dishonest-dara

Being Dishonest With Your Addiction

Articles, Australia, International, Understanding Addiction

An addict that is lying. What else is new? It is a given, right? Not necessarily. While it is true that addicts will lie, cheat, steal and in very extreme cases will resort to violence in order to get their next dose, not all addicts are liars.

For one, to lie about something the person must be doing it consciously. They need to be fully aware of the truth before they can lie about it and be called a liar. If you know you broke something and when asked if you know who did you deny any knowledge, you are lying. If something happens due to your direct or indirect influence and you honestly don’t know about it, you are not lying when denying involvement or knowledge about it.

Now that we established what lying is, what is being dishonest? Most people will clutch to lies yet again, but you can be dishonest without uttering a word of a lie. How? By being dishonest with yourself.

White lies

Admitting defeat is no easy thing to do. Even more so, if that has to be done in front of people you look up to, respect and love. To admit defeat to oneself is even harder.

To have any real chance at recovery and addict must want to be clean. That much is painfully clear. In very few cases people who are forced to get clean actually stay clean. They lose their focus and after being dismissed from inpatient rehab, they usually relapse within a month or two, sometimes the very day they get out. Why go through the ordeal of detox and long sleepless nights in wet sheets if all you are going to do when out is get hooked again? Usually to prove a point. A point that they can do it if they wish. But they just don’t wish it.

A popular musician going into rehab. Again. That is nothing new, right? We have heard of people struggling with the drive to become clean on more than one public occasion. It does not have to necessarily be a public event either. If a parent forces an addicted child to check in a rehab, it will not always work. There are cases where people came without hope or a wish to get clean, only because their loved ones threatened to leave their lives, or parents threatening to strike the child from their inheritance if they don’t get clean, they usually do not have the drive to really do it. Many of these find their spirit and their own reasons to live a fulfilling and functional life in the process of rehabilitation. Many do not. Why is that?

Honesty. To be truly honest with oneself is a very emotionally freeing sensation. To be brutally honest with yourself and those around you takes strength. It takes a lot of strength to admit, that you are weak, as crazy as it sounds. We are not talking about physical strength, but rather a mental fortitude to face the cold truth and submit to it.

Proof is in the pudding

Many who have been forwarded or introduced to this article, might find themselves confused as to why are you even reading this. Perhaps someone thinks you may have a problem that you need to come to terms with. Why would someone be reluctant to admit that they have an addiction problem? Being dismissive and even insulted is the first reaction anyone has when they are told that they might be addicted to something. At this point, it is important to understand, that these words are not said out of malice or spite. They are not meant to hurt, but rather to help and guide. You must step back and look back at your life from a different perspective. Not necessarily the people who are saying these things, but any perspective that is not your own. The treacherous thing about addiction is that an addict is heavily biased toward their choice of hobby. A heavily addicted person can not trust their own reasoning when it comes to using, as the addiction psychologically rewrites the user’s brain and fills in any gaps that ensure continued use.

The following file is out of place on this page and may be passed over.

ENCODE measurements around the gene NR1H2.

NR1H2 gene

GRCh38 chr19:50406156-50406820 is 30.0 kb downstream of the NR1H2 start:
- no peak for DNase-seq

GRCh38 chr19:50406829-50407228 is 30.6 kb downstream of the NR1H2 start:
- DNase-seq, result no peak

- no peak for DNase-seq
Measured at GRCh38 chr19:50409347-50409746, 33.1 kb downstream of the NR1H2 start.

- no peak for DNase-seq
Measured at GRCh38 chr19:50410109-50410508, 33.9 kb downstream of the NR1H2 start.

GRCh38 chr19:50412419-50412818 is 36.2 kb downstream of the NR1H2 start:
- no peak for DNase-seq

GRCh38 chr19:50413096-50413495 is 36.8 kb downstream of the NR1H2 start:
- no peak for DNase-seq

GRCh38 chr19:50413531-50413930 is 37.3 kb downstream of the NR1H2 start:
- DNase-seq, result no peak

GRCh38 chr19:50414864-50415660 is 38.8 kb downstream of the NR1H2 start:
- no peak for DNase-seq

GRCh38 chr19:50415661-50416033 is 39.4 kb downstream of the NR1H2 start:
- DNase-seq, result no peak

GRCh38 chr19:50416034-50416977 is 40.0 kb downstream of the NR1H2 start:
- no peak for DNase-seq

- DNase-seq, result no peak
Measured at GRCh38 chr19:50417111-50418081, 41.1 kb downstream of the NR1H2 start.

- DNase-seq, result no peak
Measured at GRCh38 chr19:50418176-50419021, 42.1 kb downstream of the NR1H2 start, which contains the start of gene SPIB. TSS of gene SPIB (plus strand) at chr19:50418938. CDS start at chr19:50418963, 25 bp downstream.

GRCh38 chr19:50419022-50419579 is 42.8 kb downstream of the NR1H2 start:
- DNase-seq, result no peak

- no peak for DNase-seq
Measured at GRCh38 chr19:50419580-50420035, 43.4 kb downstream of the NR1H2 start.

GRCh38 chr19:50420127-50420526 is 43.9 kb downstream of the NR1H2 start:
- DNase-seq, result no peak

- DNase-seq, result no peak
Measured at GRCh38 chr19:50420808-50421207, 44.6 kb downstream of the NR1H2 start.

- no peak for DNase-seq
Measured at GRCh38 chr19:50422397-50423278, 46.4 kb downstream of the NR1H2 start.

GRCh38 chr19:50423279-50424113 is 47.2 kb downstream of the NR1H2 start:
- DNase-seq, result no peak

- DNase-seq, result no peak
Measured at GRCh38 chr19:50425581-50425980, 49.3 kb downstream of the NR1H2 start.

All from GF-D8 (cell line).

• Try to remember things that you have neglected due to your passion for substance use. It can be a hobby, a person, a job.
  • Compare the amounts and frequency of use to what it was like when you just tried it.
  • Step back and listen to what people that care for you are saying to you.
  • Do some research and draw parallels to your own life and habits.
  • Try to place your substance at the top of a sheet of paper, and then draw connections how it has affected your life. You will see how it cascades and permeates almost all aspects of your life.
  • Drug abuse is not cheap. They are expensive because they are highly illegal and usually drive people to spend extraordinary amounts of money. How much do you spend, and how much you could save if you did not have to?

Seek help

Being honest is not easy. No one ever said it will be. But there is help and support should you choose to accept it. There are people who have dedicated their lives to help people get their lives together, most of them do so because they have survived an addiction themselves. Many of these professionals have lost someone they loved to an addiction and now dedicate their lives to make sure it doesn’t happen to someone else. These people are trained and experienced counsellors, advisors, physicians and orderlies, nurses and caretakers. You need to surround yourself with people who care.

Above all, you must care yourself and be honest about your misgivings and shortcomings.

 

 

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Anne -

Anne Lazarakis joined the DARA Rehab team from Sydney, Australia. She writes about addiction and mental health on a global, local and community level. She also relays personal accounts of substance abuse and recovery through the stories of our clients, their families and our own team members.

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